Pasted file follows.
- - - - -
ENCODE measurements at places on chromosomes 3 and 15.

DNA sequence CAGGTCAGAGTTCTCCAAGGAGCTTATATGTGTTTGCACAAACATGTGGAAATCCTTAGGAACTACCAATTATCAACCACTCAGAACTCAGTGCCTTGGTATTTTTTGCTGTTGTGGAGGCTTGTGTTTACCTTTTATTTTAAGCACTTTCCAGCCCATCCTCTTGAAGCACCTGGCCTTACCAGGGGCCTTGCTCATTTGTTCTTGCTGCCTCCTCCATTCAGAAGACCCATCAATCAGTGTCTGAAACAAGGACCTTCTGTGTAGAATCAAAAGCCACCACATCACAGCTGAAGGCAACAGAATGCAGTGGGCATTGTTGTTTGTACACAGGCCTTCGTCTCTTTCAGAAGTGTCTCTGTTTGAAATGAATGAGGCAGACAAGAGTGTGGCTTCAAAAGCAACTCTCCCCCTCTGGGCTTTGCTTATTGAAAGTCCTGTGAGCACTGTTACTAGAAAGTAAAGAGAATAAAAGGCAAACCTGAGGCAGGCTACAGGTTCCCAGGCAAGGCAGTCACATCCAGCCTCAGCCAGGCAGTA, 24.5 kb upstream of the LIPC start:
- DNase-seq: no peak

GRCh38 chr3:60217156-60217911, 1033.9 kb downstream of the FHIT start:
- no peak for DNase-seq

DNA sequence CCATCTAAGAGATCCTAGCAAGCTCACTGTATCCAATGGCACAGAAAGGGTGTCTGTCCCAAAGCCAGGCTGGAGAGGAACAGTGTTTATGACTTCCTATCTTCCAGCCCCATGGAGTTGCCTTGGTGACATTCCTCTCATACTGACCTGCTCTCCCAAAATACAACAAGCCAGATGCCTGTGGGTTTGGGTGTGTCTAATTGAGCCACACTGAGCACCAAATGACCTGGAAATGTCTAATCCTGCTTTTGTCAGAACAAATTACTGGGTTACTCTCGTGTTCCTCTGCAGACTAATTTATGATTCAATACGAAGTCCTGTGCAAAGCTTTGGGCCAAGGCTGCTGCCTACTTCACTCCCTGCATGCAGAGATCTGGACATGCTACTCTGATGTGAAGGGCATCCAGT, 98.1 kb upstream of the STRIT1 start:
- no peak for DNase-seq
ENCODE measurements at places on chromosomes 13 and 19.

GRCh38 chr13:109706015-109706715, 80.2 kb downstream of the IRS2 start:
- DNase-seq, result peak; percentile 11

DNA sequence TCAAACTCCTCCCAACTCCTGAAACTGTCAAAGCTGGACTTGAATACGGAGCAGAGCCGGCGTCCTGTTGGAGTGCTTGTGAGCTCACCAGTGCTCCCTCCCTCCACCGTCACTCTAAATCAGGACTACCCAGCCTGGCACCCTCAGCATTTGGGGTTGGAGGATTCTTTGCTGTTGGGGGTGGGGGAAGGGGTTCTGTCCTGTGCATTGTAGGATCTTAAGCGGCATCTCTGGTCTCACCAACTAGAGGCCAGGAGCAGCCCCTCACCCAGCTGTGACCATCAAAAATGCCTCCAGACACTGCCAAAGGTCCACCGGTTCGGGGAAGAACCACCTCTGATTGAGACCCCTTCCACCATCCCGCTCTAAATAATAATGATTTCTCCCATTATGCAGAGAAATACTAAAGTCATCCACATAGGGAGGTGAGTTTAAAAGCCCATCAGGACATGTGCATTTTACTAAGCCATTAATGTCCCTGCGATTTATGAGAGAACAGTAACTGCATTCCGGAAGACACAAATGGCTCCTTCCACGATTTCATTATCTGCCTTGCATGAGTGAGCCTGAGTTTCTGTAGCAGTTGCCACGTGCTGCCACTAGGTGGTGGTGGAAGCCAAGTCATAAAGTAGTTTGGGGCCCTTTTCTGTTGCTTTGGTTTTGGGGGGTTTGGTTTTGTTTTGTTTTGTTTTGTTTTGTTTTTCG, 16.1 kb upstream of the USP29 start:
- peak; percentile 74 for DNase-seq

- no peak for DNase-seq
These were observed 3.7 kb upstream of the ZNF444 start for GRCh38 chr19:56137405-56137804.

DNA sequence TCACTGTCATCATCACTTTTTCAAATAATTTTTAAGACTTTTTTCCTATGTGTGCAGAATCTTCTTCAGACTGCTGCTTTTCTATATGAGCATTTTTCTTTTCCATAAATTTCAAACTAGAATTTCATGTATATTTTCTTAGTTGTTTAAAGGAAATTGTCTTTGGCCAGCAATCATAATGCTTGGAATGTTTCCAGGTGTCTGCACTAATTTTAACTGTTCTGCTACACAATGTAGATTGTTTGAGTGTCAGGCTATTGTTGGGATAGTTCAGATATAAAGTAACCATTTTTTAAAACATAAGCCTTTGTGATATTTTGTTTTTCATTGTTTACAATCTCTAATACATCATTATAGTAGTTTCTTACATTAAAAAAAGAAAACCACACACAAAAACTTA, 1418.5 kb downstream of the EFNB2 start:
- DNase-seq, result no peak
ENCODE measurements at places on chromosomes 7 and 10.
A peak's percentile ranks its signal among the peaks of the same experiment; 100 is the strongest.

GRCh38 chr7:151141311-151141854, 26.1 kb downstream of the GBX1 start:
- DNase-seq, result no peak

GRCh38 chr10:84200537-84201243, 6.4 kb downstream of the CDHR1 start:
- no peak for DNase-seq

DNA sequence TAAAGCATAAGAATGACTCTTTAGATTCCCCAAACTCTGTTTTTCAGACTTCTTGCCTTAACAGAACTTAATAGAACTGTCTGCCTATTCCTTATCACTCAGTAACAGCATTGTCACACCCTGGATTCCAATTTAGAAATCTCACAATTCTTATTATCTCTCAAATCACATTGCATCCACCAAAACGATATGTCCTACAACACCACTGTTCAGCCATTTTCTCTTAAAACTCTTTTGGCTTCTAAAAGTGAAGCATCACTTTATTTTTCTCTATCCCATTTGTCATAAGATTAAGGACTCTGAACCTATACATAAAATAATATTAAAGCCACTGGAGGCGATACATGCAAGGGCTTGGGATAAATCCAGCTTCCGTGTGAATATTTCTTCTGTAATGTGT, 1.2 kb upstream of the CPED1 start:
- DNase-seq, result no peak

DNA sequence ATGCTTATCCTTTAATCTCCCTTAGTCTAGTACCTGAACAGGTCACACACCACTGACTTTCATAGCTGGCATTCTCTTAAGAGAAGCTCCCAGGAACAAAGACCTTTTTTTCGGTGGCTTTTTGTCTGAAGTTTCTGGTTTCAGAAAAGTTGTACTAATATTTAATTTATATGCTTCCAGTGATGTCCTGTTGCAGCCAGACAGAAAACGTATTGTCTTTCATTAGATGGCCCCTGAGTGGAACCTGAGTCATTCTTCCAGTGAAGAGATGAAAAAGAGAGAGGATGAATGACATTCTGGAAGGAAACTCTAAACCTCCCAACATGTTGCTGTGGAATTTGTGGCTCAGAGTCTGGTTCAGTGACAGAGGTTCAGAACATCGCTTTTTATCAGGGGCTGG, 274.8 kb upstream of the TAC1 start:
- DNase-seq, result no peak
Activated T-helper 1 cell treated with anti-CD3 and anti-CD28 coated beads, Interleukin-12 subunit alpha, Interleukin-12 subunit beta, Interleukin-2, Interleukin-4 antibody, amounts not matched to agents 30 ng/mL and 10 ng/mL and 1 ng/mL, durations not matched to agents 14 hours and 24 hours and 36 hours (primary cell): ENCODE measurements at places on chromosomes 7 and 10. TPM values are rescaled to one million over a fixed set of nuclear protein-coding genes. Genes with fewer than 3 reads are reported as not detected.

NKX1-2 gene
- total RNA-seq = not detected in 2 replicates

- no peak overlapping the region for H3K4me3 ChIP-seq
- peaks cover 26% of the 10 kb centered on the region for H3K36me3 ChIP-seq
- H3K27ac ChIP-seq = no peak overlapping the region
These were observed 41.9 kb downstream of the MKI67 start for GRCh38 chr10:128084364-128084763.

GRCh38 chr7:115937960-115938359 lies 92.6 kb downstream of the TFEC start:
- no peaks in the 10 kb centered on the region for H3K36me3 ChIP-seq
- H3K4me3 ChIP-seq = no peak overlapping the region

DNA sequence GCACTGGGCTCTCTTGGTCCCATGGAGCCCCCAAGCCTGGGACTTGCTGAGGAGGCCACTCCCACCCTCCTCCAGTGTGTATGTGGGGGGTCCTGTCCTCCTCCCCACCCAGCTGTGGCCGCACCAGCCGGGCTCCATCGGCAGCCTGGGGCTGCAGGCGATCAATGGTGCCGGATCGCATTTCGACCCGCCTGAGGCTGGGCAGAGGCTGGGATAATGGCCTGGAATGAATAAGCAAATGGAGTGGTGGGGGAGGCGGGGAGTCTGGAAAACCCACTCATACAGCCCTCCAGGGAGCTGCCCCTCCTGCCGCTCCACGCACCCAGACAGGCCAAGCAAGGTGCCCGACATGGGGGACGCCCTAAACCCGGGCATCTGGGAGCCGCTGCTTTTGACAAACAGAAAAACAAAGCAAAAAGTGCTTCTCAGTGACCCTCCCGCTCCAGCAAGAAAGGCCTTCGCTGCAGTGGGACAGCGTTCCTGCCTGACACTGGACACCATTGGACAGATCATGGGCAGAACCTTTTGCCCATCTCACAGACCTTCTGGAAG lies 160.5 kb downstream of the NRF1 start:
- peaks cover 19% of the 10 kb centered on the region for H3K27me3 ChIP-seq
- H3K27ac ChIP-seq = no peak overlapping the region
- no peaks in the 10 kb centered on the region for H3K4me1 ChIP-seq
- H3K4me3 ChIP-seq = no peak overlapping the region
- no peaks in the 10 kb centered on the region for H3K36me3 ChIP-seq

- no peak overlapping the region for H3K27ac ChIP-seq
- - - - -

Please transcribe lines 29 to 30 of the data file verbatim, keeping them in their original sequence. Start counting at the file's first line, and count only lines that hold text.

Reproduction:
- total RNA-seq = not detected in 2 replicates

- no peak overlapping the region for H3K4me3 ChIP-seq